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Radio Frequency Identification Technology

Part 1: Topic Plan

A multitude of companies across the globe have plans underway to implement the infamous Radio Frequency Identification (RFID) technology in an effort to ensure efficiency in an increasingly competitive modern market. The retail industry is one of the sectors keen on the adoption and implementation of the technology (Ahsan, Shah, & Kingston, 2010). The paper provides a systematic and holistic RIFD implementation framework for a cashier-less program in the global retail giant, Wal-Mart. Wal-Mart was one of the first organizations to embrace RFID more than two decades ago in their supply chain management. Indeed, operating more than 12,000 stores across the globe under more than sixty company names with more than 2.5 million employees in 30 countries requires a detailed and efficient application of logistical and operational systems. RIFD has been successful in the efficient management of Wal-Mart’s thirty two billion dollars inventory. However, while the organization has effectively applied the technology in supply management, it has lagged behind in embracing the technology to improve the customer shopping experience.

The application of RIFD technology in Wal-Mart’s cashier-less program will apply an almost similar system that was adopted by Amazon go three years ago, although Amazon asserts that it is not using RIFD technology in Amazon Go. Specifically, the Wal-Mart’s cashier-less program will leverage RIFD technology to create a shopping experience of the future. A Wal-Mart cashier-free store will largely rely on a sensor-enabled inventory management technique. Indeed, already Wal-Mart applies RIFD technology in the supply chain management, implying the organization already monitors their inventory using RIFD. For a seamless application of RIFD in the cashier-less program RIFD technology will replace the barcode technology to ensure effective tracking of the inventory. The cashier-less program will facilitate Wal-Mart’s retail giant status since it will ensure accuracy, speed and efficiency in the shopping process.

Part 2: Outline of the Plan

Implementing RFID technology in the cashier-less system will involve four core steps. These steps are broadly categorized as managing expectations, processing evaluations, acquiring documentation and performing site service (Ting , Albert, & Tsang, 2013). The management of expectations encompasses conducting a feasibility analysis on whether RFID is the best technological solution that provides a projected future benefit to Wal-Mart as an organization. It involves evaluating the business expectations of Wal-Mart against what the cashier-less system that uses RFID provides.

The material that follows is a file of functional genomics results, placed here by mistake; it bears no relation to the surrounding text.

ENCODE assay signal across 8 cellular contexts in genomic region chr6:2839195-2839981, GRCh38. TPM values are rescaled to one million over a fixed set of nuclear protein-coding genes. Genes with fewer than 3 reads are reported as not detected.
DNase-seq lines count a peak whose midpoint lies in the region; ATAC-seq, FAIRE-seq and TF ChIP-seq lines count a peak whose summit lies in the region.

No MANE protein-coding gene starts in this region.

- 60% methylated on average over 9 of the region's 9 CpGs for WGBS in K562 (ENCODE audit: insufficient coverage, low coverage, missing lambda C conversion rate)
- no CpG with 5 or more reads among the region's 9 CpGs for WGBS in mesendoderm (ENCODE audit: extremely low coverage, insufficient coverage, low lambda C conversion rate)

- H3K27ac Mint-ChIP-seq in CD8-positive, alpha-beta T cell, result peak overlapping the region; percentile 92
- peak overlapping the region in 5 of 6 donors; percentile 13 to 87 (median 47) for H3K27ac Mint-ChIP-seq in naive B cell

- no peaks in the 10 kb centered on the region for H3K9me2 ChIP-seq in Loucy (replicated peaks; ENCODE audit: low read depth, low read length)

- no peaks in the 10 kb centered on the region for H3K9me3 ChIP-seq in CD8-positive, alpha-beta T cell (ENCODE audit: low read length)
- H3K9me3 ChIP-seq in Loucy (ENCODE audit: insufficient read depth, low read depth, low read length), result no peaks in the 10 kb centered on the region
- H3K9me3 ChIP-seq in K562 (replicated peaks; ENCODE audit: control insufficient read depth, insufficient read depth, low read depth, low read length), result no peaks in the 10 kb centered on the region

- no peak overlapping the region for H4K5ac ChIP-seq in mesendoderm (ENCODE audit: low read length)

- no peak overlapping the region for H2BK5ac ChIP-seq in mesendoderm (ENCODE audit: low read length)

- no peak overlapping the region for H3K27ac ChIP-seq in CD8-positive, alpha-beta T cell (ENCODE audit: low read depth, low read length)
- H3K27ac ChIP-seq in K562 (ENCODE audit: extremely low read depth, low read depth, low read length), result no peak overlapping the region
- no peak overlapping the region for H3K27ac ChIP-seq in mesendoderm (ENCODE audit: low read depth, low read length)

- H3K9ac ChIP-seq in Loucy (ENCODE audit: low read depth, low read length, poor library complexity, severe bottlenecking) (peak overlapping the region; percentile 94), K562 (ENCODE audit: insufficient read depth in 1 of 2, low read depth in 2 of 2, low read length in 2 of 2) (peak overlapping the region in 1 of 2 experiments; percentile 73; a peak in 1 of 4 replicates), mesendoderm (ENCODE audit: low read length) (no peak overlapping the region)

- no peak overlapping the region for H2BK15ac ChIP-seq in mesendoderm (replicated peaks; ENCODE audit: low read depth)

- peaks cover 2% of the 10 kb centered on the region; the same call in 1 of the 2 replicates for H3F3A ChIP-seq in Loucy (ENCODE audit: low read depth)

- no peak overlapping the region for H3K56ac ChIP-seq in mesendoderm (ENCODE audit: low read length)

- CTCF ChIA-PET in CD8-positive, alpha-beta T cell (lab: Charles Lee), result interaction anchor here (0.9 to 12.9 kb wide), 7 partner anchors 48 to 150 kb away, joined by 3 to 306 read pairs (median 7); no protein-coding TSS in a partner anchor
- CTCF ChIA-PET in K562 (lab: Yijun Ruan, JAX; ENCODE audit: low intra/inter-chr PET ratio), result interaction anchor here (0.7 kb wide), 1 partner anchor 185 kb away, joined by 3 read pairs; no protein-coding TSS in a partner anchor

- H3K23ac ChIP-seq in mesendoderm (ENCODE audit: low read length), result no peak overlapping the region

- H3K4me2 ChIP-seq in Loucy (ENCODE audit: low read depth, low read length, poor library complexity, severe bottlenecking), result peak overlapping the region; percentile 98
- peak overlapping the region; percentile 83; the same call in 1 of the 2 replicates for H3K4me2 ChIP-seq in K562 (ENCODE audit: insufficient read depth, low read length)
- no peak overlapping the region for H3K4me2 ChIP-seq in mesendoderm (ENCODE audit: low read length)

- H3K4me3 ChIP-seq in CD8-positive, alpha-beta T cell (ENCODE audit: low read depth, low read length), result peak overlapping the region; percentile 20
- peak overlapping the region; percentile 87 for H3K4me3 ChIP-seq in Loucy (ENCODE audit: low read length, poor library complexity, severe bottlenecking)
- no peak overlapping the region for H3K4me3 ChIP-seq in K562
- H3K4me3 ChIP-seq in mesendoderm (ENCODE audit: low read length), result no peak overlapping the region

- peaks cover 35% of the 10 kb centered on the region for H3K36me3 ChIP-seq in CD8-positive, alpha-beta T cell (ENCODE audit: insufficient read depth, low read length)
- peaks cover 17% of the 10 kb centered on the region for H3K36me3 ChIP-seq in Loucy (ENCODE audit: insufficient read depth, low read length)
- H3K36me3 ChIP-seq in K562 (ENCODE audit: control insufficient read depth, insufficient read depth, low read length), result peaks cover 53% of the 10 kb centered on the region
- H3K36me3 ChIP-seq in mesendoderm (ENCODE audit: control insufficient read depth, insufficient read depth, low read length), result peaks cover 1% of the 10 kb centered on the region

The next stage, process evaluation, consists of underrating key processes of Wal-Mart in addition to the previous and future place of RFID technology. The stage primarily is about recognizing RFID implementation as a process of improvement in Wal-Mart as an organization. It encompasses gathering information from multiple stakeholders to ensure the upcoming business practices including the cashier-less program will benefit from RFID technology.

The next step includes creating a requirements document. A requirements document will describe Wal-Mart’s preferred process flow and the specific requirements necessary to implement RFID technology in the cashier-less project. Factors to consider in the requirement document include but are not limited to; software, hardware, RFID tags, environmental components, regulatory aspects, reliability, security concerns, network, and maintenance (Wamba, Anand, & Carter, 2013). The stage will involve outlining functional responsibilities. The application of the RFID technology in Wal-Mart’s cashier-less program envisions making retail shopping simpler and convenient for the shoppers who do not want to spend time queuing waiting to be served by cashiers.

The next stage in the implementation process involves conducting a site survey. Specifically, the cashier-less program will be initially implemented in one Wal-Mart store in Los Angeles. The survey will include both RF-spectrum analyses in addition to the physical survey to ensure the installation of the readers. One good thing is that Wal-Mart already has an extensive usage of the RF technology in their inventory. Therefore the analysis of the site will encompass analyzing the feasibility of the cashier-less project.


Ahsan, K., Shah, H., & Kingston, P. (2010). RFID applications: An introductory and exploratory study. International Journal of Computer science, 1-7.

Ting , S. L., Albert, H., & Tsang, Y. k. (2013). A Framework for the Implementation of RFID Systems. International Journal of Engineering Business Management.

Wamba, F. S., Anand, A., & Carter, L. (2013). RFID applications, issues, methods and theory: A review of the AIS basket of Top journals. Procedia Technology, 421-430.


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